The following ASSEMBLY BASIC RULES were agreed:
1. Drinking or drugs-consumption are not allowed. Intoxicated participants won’t be allowed to get on the microphone.
2. Speaking turns must be respected and interrupting others is not allowed.
3. Abusive language (sexist, racist, homophobic, etc) won’t be tolerated; all opinions must be respected.
4. The average intervention time will be limited to 2 minutes (on average). This time limit will be progressively reduced for those participants speaking a second, third or further times. This rule applies only if the Striker’s Assembly does not overrule it with a different decision on the day.
5. Direct answers (replica) are not allowed.
The ASSEMBLY’S THEMES will be the following (interventions not within these themes will be considered off-topic):
1. Why do unionized workers participate in an Assembly rather than listening to a trade union’s speech? In a nutshell, why do strikers choose an assembly as a method?
2. Venting anger: what brought us here today?
3. Specific actions’ proposals.
To help assembly’s participants to stay within topic it was suggested that a VISUAL MAP of these themes is drawn on a blackboard so that participants have a constant reference. The following SIGN LANGUAGE was agreed:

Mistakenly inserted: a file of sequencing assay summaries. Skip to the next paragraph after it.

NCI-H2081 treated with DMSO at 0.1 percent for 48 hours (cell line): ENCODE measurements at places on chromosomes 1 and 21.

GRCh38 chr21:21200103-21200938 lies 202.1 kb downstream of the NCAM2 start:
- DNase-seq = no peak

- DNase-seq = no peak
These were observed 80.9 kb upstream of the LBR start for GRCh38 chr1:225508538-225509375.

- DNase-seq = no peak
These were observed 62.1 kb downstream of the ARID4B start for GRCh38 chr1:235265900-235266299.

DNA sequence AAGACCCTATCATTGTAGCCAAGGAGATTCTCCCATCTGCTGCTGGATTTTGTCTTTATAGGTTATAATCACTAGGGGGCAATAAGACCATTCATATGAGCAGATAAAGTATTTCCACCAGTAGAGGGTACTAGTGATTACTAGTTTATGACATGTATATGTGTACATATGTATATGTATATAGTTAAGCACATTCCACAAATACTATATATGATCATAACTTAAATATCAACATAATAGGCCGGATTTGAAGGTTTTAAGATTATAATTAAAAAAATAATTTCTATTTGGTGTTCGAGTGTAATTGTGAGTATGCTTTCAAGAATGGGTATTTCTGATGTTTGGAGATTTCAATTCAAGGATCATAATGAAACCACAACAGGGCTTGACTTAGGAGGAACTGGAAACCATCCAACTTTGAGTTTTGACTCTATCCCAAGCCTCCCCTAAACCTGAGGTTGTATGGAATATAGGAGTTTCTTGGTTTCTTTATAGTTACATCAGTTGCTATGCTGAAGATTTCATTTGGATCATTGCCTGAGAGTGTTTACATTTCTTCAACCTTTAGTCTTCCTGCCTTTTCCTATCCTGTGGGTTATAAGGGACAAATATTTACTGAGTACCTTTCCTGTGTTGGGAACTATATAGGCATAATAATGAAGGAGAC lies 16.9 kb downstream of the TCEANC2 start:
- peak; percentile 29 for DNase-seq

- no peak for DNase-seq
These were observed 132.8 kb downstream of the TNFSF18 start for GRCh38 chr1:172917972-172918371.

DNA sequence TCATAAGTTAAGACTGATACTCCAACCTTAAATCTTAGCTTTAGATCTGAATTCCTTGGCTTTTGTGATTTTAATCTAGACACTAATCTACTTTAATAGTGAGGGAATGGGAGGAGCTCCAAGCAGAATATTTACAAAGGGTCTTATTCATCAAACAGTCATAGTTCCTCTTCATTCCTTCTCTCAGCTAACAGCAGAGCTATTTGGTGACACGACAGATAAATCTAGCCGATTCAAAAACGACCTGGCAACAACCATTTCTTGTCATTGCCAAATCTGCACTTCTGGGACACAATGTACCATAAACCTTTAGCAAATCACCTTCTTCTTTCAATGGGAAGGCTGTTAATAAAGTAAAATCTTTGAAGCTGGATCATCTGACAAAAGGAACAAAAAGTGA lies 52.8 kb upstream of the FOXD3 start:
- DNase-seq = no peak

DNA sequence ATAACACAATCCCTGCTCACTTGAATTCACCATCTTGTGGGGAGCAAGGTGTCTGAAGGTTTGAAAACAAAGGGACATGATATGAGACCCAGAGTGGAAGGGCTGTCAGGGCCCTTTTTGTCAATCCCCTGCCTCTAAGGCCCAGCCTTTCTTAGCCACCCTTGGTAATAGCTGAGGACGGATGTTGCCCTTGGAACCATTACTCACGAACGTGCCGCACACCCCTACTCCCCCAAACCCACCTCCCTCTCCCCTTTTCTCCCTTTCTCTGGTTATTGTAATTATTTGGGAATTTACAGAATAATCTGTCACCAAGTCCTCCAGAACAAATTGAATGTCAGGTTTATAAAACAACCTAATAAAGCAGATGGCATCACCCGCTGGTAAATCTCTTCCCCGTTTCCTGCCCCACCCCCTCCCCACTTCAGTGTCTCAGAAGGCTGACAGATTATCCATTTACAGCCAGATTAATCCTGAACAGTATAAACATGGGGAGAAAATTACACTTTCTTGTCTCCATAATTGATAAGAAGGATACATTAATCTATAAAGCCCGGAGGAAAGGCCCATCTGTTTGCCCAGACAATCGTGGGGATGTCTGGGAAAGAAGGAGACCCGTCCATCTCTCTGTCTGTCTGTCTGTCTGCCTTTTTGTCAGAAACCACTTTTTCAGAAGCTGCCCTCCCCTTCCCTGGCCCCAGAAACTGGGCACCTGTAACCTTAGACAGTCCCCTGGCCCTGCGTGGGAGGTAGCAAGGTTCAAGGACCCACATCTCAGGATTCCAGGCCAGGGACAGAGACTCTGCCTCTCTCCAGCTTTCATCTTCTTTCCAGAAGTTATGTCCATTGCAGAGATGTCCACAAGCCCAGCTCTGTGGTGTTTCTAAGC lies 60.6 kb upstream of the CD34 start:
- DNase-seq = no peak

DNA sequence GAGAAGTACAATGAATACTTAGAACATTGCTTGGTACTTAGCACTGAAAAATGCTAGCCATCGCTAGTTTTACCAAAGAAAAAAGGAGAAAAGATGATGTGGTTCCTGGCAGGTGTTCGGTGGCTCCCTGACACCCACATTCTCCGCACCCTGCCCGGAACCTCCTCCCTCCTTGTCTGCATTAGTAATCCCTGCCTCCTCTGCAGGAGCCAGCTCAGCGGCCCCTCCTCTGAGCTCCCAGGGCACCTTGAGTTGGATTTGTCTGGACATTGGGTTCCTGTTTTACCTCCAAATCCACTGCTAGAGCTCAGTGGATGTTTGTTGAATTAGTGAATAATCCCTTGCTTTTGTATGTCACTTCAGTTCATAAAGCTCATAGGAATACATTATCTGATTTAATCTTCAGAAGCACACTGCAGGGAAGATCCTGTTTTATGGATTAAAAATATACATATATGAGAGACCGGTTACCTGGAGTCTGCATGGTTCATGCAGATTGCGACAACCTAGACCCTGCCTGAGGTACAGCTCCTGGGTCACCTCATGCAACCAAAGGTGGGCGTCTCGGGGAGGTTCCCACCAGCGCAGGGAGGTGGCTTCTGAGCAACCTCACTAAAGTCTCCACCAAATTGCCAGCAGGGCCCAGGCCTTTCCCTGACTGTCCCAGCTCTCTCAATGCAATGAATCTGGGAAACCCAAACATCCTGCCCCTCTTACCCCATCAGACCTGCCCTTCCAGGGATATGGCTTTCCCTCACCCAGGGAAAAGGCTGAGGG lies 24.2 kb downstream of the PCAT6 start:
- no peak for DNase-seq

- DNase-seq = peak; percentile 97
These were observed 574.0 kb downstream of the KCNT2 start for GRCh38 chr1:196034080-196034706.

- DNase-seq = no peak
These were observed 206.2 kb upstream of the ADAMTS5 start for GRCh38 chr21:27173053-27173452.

1. Shaking hands upwards for agreement/applause
2. Shaking hands downwards for disagreement
3. Usual circling sign with both hands to ask the participant to ‘move on’
It was agreed to keep the language as simple as possible and to only add a fourth sign (the blockage sign) for the 3rd thematic block of the assembly, assembly dynamics allowing.
The MEETING TIME AND POINT of the team of volunteers for this assembly will be at 12.30pm on the raised triangle of grass at the south end of Victoria Street, on the corner between Central Hall Westminster and the Queen Elizabeth II Conference Centre. If you stand ten yards outside the front entrance of (Methodist) Central Hall Westminster, you’re already there (immediately opposite main entrance to Westminster Abbey). Look for a black-white-and-red banner (‘Peoples’ Assembly’).